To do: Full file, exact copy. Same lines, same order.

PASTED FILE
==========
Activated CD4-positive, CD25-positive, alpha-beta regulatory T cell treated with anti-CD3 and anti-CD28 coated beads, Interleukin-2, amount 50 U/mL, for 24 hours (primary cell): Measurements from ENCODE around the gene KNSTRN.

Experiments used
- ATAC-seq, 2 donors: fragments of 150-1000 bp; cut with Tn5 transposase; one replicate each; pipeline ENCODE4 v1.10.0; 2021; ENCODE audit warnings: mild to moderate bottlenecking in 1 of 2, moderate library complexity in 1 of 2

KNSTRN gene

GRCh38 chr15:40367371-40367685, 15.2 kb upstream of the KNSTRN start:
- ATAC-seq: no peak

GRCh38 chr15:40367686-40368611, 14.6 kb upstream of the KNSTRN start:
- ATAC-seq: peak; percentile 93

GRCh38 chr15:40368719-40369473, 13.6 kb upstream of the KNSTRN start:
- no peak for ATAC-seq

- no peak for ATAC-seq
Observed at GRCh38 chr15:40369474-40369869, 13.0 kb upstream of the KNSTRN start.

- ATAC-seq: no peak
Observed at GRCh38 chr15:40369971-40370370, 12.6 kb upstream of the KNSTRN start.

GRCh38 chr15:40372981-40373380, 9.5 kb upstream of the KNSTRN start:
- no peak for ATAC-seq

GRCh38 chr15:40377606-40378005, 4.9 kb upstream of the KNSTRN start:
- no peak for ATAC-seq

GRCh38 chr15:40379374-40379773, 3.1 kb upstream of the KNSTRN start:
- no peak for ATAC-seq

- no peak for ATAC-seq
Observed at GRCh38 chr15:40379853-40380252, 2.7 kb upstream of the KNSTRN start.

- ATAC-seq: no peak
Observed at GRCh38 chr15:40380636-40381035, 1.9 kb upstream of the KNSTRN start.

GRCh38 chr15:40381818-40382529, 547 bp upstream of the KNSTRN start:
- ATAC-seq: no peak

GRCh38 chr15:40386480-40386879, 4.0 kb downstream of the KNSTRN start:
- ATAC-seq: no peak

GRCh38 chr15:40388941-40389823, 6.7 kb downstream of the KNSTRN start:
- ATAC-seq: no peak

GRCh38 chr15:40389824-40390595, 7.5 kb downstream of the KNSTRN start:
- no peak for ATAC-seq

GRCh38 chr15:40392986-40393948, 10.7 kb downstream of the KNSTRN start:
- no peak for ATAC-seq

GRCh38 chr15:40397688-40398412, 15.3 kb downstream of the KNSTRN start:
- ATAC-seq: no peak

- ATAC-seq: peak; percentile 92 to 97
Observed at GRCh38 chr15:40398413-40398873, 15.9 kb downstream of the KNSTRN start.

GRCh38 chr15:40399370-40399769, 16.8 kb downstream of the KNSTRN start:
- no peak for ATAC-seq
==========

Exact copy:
Activated CD4-positive, CD25-positive, alpha-beta regulatory T cell treated with anti-CD3 and anti-CD28 coated beads, Interleukin-2, amount 50 U/mL, for 24 hours (primary cell): Measurements from ENCODE around the gene KNSTRN.

Experiments used
- ATAC-seq, 2 donors: fragments of 150-1000 bp; cut with Tn5 transposase; one replicate each; pipeline ENCODE4 v1.10.0; 2021; ENCODE audit warnings: mild to moderate bottlenecking in 1 of 2, moderate library complexity in 1 of 2

KNSTRN gene

GRCh38 chr15:40367371-40367685, 15.2 kb upstream of the KNSTRN start:
- ATAC-seq: no peak

GRCh38 chr15:40367686-40368611, 14.6 kb upstream of the KNSTRN start:
- ATAC-seq: peak; percentile 93

GRCh38 chr15:40368719-40369473, 13.6 kb upstream of the KNSTRN start:
- no peak for ATAC-seq

- no peak for ATAC-seq
Observed at GRCh38 chr15:40369474-40369869, 13.0 kb upstream of the KNSTRN start.

- ATAC-seq: no peak
Observed at GRCh38 chr15:40369971-40370370, 12.6 kb upstream of the KNSTRN start.

GRCh38 chr15:40372981-40373380, 9.5 kb upstream of the KNSTRN start:
- no peak for ATAC-seq

GRCh38 chr15:40377606-40378005, 4.9 kb upstream of the KNSTRN start:
- no peak for ATAC-seq

GRCh38 chr15:40379374-40379773, 3.1 kb upstream of the KNSTRN start:
- no peak for ATAC-seq

- no peak for ATAC-seq
Observed at GRCh38 chr15:40379853-40380252, 2.7 kb upstream of the KNSTRN start.

- ATAC-seq: no peak
Observed at GRCh38 chr15:40380636-40381035, 1.9 kb upstream of the KNSTRN start.

GRCh38 chr15:40381818-40382529, 547 bp upstream of the KNSTRN start:
- ATAC-seq: no peak

GRCh38 chr15:40386480-40386879, 4.0 kb downstream of the KNSTRN start:
- ATAC-seq: no peak

GRCh38 chr15:40388941-40389823, 6.7 kb downstream of the KNSTRN start:
- ATAC-seq: no peak

GRCh38 chr15:40389824-40390595, 7.5 kb downstream of the KNSTRN start:
- no peak for ATAC-seq

GRCh38 chr15:40392986-40393948, 10.7 kb downstream of the KNSTRN start:
- no peak for ATAC-seq

GRCh38 chr15:40397688-40398412, 15.3 kb downstream of the KNSTRN start:
- ATAC-seq: no peak

- ATAC-seq: peak; percentile 92 to 97
Observed at GRCh38 chr15:40398413-40398873, 15.9 kb downstream of the KNSTRN start.

GRCh38 chr15:40399370-40399769, 16.8 kb downstream of the KNSTRN start:
- no peak for ATAC-seq